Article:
- مبلغ: ۸۶,۰۰۰ تومان
- مبلغ: ۹۱,۰۰۰ تومان
In nature some organisms may facilitate others by creating shelter or other niches that they use for variable periods. We describe a natural multitrophic-species complex in the Netherlands involving a plant, the common hogweed (Heracleum sphondylium) a specialist chewing herbivore, the parsnip webworm (Depressaria pastinacella) and various arthropods associated with them. Larvae of D. pastinacella feed on H. sphondylium seeds and, after they have finished feeding, chew holes in the hollow stems where they pupate. In some areas of the country almost 50% of plants are attacked by webworms. The holes are used by other arthropods to gain access to the stems including herbivores, omnivores, predators and decomposers. The duration of plant occupancy varies between 3 and 4 months, until the plants die. Plants without moth-produced holes were always free of other arthropods, whereas plants with holes, in addition to pupae (and/or mummified-parasitized webworm larvae), often contained many woodlice, earwigs and/or spiders. Earwigs and woodlice perform important ecological functions as predators (in orchards) and decomposers respectively. Our results show that the simple biological activity of one herbivore species can have at least short-term effects on the local arthropod community.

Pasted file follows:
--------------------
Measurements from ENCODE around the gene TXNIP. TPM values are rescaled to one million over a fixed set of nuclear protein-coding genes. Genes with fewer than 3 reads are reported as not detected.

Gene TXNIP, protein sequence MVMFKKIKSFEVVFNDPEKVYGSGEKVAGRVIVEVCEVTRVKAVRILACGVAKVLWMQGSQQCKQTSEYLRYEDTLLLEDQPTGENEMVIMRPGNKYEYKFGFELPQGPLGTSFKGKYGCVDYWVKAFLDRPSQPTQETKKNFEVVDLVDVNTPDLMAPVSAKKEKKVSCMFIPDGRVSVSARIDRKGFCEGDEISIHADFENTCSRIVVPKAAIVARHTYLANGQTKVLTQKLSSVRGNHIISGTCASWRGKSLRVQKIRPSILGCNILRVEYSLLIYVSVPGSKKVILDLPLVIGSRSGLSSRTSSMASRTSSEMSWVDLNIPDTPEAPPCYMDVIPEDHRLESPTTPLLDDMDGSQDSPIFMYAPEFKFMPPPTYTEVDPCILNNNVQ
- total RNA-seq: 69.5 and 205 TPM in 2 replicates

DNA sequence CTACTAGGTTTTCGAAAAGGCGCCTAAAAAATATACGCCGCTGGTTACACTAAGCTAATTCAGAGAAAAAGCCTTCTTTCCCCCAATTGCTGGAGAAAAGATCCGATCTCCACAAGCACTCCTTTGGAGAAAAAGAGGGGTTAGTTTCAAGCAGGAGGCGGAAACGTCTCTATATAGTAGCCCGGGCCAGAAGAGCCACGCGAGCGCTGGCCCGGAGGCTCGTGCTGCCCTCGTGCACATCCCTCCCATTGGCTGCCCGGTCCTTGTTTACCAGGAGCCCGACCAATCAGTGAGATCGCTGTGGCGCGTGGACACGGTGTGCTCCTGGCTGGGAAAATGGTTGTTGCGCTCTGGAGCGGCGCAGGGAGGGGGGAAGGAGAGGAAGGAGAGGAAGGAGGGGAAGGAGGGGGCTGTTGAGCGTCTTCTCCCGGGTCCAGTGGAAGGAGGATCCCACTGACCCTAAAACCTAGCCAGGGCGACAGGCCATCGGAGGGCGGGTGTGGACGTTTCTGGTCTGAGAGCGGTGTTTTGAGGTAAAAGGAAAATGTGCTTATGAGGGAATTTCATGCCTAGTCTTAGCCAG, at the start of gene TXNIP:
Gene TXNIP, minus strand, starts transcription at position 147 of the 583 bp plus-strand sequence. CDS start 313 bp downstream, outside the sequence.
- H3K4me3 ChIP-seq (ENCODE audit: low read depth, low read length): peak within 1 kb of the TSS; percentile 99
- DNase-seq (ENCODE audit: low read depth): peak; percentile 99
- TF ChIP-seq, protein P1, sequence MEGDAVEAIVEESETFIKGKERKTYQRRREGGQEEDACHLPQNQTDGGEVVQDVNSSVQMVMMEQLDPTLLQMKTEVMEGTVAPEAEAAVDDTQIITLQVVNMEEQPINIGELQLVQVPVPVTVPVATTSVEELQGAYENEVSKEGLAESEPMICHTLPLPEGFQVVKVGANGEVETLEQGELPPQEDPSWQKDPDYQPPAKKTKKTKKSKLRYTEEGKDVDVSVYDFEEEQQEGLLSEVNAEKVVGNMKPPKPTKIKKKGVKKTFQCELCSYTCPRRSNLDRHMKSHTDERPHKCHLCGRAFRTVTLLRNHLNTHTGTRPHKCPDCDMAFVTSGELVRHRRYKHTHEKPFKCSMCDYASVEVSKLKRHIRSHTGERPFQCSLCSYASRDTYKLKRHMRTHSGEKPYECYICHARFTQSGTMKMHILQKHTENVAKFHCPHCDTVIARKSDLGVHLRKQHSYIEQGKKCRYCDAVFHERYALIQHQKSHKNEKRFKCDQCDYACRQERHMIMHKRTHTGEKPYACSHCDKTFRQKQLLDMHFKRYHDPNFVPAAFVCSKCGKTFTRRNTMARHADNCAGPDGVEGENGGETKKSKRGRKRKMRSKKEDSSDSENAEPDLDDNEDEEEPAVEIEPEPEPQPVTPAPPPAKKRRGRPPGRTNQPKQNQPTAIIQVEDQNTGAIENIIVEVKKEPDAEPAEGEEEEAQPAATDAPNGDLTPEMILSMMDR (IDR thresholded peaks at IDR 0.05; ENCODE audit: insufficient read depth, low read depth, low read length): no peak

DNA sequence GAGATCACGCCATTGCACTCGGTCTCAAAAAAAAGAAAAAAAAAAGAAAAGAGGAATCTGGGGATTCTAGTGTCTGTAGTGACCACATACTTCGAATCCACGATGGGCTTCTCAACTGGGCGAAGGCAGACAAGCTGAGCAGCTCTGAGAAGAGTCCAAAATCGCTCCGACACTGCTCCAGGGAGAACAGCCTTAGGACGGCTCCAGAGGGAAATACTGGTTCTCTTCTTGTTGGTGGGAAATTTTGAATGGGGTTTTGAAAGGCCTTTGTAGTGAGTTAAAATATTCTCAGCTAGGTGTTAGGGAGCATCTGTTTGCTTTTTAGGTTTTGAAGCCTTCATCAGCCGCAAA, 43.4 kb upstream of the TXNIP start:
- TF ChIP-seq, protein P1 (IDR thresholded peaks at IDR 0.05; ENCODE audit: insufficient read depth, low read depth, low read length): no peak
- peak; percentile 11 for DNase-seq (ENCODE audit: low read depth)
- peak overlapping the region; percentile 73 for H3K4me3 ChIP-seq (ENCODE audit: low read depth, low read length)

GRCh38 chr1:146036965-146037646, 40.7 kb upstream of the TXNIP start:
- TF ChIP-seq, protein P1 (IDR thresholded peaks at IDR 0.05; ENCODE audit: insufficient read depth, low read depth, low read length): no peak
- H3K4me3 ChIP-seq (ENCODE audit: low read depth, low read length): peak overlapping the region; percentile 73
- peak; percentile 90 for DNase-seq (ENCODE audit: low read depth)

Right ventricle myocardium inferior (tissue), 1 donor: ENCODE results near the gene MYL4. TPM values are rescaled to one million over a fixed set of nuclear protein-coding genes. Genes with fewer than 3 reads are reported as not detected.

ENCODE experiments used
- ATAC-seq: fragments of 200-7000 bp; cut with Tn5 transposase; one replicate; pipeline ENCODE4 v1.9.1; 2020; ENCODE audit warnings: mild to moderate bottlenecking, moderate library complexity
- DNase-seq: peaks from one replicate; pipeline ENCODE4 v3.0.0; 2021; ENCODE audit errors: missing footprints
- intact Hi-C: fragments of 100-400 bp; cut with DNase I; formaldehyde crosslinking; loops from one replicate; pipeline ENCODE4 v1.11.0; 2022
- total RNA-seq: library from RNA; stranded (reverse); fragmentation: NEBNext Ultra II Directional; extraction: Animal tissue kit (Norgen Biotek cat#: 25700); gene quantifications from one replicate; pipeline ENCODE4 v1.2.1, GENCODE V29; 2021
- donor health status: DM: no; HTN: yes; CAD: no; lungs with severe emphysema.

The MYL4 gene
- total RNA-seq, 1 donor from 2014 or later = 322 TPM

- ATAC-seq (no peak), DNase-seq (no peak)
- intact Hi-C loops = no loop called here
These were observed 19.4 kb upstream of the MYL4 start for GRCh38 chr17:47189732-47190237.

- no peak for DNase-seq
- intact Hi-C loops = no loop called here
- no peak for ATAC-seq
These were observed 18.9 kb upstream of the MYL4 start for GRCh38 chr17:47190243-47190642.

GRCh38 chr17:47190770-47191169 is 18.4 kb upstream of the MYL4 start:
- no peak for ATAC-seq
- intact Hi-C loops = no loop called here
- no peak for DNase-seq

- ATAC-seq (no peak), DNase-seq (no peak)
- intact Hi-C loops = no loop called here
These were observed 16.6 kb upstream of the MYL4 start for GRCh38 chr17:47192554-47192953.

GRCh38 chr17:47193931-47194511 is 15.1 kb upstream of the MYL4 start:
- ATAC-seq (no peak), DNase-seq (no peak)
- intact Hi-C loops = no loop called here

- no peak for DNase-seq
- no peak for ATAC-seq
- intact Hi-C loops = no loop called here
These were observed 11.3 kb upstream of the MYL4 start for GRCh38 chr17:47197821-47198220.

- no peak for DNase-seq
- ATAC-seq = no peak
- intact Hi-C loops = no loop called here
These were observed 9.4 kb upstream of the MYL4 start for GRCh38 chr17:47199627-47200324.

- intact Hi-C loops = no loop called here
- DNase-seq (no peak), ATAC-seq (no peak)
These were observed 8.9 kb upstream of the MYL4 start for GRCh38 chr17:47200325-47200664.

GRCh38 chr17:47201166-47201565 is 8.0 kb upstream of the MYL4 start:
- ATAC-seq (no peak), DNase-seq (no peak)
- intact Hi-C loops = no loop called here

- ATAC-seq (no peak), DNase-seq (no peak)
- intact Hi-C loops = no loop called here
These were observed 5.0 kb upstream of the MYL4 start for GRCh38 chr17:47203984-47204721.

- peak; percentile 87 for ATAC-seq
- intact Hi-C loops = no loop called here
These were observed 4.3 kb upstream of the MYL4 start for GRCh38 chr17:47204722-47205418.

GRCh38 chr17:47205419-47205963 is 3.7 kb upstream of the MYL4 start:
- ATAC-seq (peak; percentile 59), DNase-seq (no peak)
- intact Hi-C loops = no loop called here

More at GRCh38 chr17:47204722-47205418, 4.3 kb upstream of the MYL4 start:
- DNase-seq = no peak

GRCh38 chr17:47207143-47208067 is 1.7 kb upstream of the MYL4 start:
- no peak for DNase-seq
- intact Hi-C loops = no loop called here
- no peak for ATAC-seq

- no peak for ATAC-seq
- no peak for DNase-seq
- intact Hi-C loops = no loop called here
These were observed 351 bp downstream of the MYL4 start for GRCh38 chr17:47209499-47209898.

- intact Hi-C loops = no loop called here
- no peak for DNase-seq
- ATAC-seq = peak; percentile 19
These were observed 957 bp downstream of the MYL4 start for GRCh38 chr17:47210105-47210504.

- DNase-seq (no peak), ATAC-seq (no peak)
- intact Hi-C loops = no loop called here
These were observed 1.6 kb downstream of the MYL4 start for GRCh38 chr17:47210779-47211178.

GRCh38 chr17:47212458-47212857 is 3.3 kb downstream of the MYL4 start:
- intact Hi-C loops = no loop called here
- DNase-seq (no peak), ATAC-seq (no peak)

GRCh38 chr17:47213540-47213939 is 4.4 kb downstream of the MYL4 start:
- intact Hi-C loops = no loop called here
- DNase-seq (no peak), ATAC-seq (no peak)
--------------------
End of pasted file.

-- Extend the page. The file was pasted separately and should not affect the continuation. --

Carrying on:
Our results unambiguously show that D. pastinacella caterpillars are important small-scale habitat facilitators through the holes the larvae chew in the stems of H. sphondylium plants. These holes facilitate access to the hollow stems by a range of other arthropods. The most frequently observed were the woodlouse P. scaber, an important detritivore that eats decaying plant tissue inside of the stems (Fig. 1), an omnivore, the common earwig F. auricularia (Dermaptera: Forficulidae, Fig. 1), and a predator, the sac spider C. phragmitis (Arachnida: Clubionidae, Fig. 1). The earwig is considered to be an important biological control agent of several aphid species in orchards (Moerkens, Leirs, Peusens, & Gobin 2009; Romeu-Dalmau, Pinol, ˜ & Agustí 2012; Monteiro et al. 2013) whereas woodlice are important macro-detritivores that enhance decomposition or organic matter (Souty-Grosset, Badenhausser, Reynolds, & Morel 2005; Vos, van Ruijven, Berg, Peeters, & Berendse 2011; Crowther et al. 2013). Of the many hundreds of plantsthat were sampled that had not been attacked by D. pastinacella, not a single stem contained an entrance hole and thus the hollow compartments of these plants were always unoccupied. H. sphondylium has very potent chemical defences – furanocoumarins – that inhibit the colonization and attack of many herbivores (Sheppard 1991; McGovern, Zangerl, Ode, & Berenbaum 2006). D. pastinacella is probably the most important insect herbivore of H. sphondylium and is the only one that perforates holes in the stem in order to seek a pupation site. Plants with holes in the stems very often contained one to several species of other arthropods across a broad trophic spectrum. The most abundant were the woodlouse, P.scaber, the earwig F. auricularia and the spider C. phragmitis. However, stems were also occasionally found to harbour other spiders, centipedes, millipedes, ground beetles, collemboles and bugs, revealing that the ability to ascend plant stems to access the holes was not an impediment to their use by generally ground-dwelling arthropods.